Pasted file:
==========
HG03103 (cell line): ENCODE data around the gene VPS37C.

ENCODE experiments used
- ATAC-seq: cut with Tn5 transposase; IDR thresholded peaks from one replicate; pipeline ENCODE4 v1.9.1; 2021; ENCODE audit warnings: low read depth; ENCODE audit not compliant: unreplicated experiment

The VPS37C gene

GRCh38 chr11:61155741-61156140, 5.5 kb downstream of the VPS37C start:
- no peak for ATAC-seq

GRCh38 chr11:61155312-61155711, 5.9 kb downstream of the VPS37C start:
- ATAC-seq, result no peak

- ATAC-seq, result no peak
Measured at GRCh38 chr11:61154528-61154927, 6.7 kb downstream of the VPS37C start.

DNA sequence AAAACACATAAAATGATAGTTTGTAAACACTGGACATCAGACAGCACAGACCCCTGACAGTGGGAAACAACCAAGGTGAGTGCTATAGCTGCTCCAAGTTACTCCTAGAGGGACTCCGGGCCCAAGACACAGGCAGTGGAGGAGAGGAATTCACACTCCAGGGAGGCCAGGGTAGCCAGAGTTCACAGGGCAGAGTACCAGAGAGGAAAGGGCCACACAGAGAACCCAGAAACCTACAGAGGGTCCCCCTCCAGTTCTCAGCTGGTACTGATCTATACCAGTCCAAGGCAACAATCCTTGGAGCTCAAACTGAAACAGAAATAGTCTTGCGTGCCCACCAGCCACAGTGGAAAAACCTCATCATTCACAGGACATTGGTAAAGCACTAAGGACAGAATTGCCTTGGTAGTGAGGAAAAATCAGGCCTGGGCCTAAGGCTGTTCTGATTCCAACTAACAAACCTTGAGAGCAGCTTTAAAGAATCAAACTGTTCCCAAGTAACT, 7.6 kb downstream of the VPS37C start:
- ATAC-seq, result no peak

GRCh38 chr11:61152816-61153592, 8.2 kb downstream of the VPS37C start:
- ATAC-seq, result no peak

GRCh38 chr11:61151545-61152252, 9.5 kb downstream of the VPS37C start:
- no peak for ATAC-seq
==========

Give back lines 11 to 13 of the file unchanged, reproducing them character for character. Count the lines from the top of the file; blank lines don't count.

DNA sequence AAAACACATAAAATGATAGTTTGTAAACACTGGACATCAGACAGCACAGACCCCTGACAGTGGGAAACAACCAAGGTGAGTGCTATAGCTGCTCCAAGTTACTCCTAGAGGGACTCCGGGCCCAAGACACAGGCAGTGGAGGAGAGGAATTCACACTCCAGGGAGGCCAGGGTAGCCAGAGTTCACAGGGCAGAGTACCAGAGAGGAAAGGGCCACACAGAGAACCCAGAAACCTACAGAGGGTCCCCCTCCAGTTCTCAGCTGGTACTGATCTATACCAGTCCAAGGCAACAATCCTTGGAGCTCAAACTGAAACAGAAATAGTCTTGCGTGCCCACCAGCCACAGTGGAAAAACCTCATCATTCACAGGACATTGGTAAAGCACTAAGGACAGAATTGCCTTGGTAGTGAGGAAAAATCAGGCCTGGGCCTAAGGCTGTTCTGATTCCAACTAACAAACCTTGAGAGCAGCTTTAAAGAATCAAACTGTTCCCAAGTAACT, 7.6 kb downstream of the VPS37C start:
- ATAC-seq, result no peak

GRCh38 chr11:61152816-61153592, 8.2 kb downstream of the VPS37C start: